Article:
Thinking about this more, the read-only use case and read-write use cases are different. The property is always used for calculation; in certain classes this will be fixed hard or calculated based on other properties. In the read-write case is to support other cases where the value is constant for calculation purposes, but may be changed by the user. So, having one standard interface (including the read-only property) for calculation, and a different highly variable interface to support user changes makes sense now. In this simple case, the two properties could share a backing field. – mbmcavoy Mar 24 '11 at 16:50

You should definitely only have a getter on the properties in your interface. Having a setter that is not always implemented will only lead to confusion.

You can then implement a setter in the appropriate classes. Depending on your application, you might want to create an extended interface that allows for your property to be set.

Example:

    public interface ITest
    {
        int Test { get; }
    }

    public interface ITestExtended : ITest
    {
        new int Test { get; set; }
    }

    public class Monkey : ITestExtended
    {
        public int Test { get; set; }

        // Be carefull to explicitly implement the original interface
        int ITest.Test
        {
            get
            {
                return 7;
            }
        }
    }

    public class MonkeySimple : ITest
    {
        public int Test
        {
            get { return 10; }
        }
    }

    class Program
    {
        static void Main(string[] args)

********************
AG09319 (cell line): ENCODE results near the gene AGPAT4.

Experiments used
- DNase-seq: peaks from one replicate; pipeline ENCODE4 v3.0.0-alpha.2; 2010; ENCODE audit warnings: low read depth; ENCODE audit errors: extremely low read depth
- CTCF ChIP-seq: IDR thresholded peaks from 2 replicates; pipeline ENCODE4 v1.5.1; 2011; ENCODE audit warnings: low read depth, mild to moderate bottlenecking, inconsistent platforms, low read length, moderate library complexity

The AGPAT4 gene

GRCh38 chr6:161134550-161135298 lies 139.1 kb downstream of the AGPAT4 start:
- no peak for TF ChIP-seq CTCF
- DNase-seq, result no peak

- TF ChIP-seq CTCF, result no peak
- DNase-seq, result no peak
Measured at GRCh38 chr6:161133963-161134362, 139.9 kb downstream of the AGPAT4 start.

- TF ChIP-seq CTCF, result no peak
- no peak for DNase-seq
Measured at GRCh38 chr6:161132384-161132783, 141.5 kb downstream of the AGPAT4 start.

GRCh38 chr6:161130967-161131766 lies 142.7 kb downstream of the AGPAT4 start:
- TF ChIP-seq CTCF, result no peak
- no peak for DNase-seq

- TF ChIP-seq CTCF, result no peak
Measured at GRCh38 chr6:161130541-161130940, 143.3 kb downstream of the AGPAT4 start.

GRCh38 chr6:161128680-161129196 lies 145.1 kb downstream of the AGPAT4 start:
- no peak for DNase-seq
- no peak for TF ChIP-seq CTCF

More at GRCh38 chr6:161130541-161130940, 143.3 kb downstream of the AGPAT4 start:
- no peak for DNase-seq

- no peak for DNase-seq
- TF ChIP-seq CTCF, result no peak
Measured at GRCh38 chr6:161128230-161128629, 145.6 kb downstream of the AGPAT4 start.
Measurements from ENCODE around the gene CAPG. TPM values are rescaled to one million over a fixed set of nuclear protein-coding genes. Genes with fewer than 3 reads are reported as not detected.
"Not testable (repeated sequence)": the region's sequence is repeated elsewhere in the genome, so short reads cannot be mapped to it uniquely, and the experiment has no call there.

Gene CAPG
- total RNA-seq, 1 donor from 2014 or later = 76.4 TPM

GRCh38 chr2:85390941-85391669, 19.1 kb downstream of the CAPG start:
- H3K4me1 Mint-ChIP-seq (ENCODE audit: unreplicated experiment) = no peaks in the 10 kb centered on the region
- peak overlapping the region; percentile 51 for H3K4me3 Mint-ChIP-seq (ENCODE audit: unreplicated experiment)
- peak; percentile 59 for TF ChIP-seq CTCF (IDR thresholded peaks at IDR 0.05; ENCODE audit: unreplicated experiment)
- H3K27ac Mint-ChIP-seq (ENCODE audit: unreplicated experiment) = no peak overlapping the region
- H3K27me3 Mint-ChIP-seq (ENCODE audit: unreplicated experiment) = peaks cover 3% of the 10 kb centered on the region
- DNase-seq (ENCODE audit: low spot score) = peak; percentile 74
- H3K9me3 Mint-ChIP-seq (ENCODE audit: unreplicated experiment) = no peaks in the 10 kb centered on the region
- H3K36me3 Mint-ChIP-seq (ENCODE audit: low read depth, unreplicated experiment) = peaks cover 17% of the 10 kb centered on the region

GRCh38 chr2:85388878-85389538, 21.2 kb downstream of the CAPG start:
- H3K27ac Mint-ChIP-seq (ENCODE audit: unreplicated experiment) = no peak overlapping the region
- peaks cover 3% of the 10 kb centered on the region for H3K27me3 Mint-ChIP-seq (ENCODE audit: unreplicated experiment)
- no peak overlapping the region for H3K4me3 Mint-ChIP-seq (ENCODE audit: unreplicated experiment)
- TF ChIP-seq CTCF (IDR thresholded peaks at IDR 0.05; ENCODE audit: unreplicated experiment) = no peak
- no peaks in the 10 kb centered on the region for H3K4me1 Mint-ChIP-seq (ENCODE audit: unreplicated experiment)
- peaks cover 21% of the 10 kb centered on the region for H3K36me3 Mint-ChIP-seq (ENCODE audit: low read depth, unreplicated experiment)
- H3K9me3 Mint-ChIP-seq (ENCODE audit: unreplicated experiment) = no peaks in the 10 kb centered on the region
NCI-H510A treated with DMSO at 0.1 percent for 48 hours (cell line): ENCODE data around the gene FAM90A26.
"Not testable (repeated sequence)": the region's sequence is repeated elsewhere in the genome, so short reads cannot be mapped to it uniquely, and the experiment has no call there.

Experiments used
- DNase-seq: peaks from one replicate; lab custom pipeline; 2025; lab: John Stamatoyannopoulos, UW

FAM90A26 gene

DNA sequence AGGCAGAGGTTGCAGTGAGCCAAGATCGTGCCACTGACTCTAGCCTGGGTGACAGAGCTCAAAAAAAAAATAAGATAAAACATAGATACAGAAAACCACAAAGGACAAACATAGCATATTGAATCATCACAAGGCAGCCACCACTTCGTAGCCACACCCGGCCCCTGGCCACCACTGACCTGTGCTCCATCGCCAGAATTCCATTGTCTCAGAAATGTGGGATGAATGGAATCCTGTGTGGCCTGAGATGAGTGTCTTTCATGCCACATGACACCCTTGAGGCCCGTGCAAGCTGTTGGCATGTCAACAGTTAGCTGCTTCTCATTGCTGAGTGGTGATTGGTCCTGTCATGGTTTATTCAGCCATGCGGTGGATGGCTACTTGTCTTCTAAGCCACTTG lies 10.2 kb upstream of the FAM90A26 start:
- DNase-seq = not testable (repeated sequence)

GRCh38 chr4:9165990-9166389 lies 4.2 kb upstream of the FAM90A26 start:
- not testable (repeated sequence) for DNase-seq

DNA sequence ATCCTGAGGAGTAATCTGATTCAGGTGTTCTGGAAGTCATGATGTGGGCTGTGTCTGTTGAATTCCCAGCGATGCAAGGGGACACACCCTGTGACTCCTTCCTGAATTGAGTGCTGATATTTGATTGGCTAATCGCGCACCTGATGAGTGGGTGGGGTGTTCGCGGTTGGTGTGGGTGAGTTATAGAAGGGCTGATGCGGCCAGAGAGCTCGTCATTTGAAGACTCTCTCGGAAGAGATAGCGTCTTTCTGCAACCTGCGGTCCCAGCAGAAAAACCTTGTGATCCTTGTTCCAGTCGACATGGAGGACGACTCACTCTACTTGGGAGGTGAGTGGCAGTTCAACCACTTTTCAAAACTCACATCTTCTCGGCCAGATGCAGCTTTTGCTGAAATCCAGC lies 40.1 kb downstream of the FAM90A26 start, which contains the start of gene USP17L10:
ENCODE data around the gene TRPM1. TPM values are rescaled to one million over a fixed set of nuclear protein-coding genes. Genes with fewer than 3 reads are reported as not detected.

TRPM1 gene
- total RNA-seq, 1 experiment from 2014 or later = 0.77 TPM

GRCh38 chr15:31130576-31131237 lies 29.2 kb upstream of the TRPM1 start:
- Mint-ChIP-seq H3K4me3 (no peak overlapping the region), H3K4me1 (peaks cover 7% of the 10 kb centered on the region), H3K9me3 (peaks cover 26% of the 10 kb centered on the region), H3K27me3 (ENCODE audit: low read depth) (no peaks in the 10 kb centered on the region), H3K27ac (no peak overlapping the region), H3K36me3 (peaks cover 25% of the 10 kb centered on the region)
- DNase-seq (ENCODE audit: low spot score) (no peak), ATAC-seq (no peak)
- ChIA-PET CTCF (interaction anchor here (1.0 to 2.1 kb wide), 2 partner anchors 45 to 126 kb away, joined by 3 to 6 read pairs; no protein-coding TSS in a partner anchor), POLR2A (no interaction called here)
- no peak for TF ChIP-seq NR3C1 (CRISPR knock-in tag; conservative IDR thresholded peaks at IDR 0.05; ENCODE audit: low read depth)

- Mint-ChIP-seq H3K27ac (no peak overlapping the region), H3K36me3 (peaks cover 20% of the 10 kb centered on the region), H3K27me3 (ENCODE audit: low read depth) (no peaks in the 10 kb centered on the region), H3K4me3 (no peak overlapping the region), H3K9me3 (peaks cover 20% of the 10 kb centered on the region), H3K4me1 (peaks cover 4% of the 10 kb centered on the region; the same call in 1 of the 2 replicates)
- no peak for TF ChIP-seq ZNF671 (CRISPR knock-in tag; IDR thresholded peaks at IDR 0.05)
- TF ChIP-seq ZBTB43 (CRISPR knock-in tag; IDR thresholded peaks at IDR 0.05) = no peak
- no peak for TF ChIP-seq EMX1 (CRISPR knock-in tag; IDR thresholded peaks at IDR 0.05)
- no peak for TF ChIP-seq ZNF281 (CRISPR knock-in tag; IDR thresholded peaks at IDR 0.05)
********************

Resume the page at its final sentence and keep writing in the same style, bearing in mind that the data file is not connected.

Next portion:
{
            ITestExtended monkey = new Monkey() { Test = 5 };
            ITest monkeySimple = monkey;

            Console.WriteLine(monkeySimple.Test);
            Console.WriteLine(monkey.Test);

            // Compiler error
            //monkeySimple.Test = 6;

            Console.ReadKey();
        }
    }
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Note: Both this answer and the one from Aliostad are very similar. I selected this as the answer for two reasons: 1) It is more concise and 2) it suggests an extended interface – mbmcavoy Mar 22 '11 at 23:33
    
I originally accepted this answer, but after progressing, I found some problems. Perhaps other languages are different, but at least in C# it seems that a setter cannot just be added to an existing read-only property. Extending this on a subclass leads to problems with polymorphism, as I must define a new getter, and I cannot override the one in the parent class; in some cases I want to. If I am using the object as the parent type, the getter on the parent class code is called instead getter on the subclass. This is potentially very dangerous! – mbmcavoy Mar 24 '11 at 16:41
    
FYI, I still think this was a helpful answer, and I learned a lot from exploring it. Mainly, I did not realize that interfaces can inherit and be polymorphic - this is incredibly powerful (even though this is evident in the .NET framework). However, in C# a read-only property cannot be extended to read-write without hiding the original property, and this causes problems. – mbmcavoy Mar 24 '11 at 16:58